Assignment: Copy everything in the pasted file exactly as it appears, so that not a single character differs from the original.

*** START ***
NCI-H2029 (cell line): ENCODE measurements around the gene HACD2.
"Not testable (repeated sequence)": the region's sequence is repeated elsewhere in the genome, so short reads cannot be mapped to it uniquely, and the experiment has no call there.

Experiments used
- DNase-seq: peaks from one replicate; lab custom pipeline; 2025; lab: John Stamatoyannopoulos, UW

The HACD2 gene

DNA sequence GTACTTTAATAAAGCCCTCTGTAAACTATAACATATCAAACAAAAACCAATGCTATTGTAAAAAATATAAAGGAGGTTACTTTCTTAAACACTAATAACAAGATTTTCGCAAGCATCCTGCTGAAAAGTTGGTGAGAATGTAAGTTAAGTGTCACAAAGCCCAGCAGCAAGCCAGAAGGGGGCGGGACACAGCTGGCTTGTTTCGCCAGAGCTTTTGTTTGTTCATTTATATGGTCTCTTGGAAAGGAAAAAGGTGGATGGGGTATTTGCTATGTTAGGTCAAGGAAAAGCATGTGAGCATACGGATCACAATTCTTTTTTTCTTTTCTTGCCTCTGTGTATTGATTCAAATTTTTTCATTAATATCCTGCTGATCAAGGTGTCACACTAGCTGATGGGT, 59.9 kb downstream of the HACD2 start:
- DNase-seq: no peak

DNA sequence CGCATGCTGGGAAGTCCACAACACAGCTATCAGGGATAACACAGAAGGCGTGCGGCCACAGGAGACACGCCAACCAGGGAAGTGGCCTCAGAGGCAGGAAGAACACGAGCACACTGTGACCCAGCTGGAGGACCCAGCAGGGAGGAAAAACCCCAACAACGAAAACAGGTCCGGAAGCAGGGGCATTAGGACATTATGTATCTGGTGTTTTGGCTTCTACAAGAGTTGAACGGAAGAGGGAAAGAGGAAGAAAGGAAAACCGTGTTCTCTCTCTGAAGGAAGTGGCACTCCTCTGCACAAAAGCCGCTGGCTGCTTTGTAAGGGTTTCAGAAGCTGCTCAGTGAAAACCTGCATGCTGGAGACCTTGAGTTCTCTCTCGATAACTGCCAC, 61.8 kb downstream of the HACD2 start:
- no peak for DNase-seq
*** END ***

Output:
NCI-H2029 (cell line): ENCODE measurements around the gene HACD2.
"Not testable (repeated sequence)": the region's sequence is repeated elsewhere in the genome, so short reads cannot be mapped to it uniquely, and the experiment has no call there.

Experiments used
- DNase-seq: peaks from one replicate; lab custom pipeline; 2025; lab: John Stamatoyannopoulos, UW

The HACD2 gene

DNA sequence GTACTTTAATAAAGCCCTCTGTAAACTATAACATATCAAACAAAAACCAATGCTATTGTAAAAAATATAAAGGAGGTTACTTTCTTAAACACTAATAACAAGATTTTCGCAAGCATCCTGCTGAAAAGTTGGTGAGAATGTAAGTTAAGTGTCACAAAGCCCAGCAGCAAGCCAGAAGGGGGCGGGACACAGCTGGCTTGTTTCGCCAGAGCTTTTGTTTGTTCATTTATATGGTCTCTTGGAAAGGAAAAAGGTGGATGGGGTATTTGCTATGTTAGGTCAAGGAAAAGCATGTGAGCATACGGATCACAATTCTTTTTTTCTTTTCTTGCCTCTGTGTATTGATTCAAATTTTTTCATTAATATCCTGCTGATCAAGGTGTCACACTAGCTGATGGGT, 59.9 kb downstream of the HACD2 start:
- DNase-seq: no peak

DNA sequence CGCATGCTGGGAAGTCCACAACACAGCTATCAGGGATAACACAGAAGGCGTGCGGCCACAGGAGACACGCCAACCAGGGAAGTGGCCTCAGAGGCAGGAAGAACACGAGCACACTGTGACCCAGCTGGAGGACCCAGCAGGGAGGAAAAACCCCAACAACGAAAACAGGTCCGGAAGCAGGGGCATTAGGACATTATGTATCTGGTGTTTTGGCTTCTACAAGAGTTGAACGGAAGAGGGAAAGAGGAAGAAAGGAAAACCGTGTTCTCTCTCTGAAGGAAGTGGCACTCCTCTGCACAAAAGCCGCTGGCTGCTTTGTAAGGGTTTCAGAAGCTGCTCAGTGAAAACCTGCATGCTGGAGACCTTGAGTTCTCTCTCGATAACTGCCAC, 61.8 kb downstream of the HACD2 start:
- no peak for DNase-seq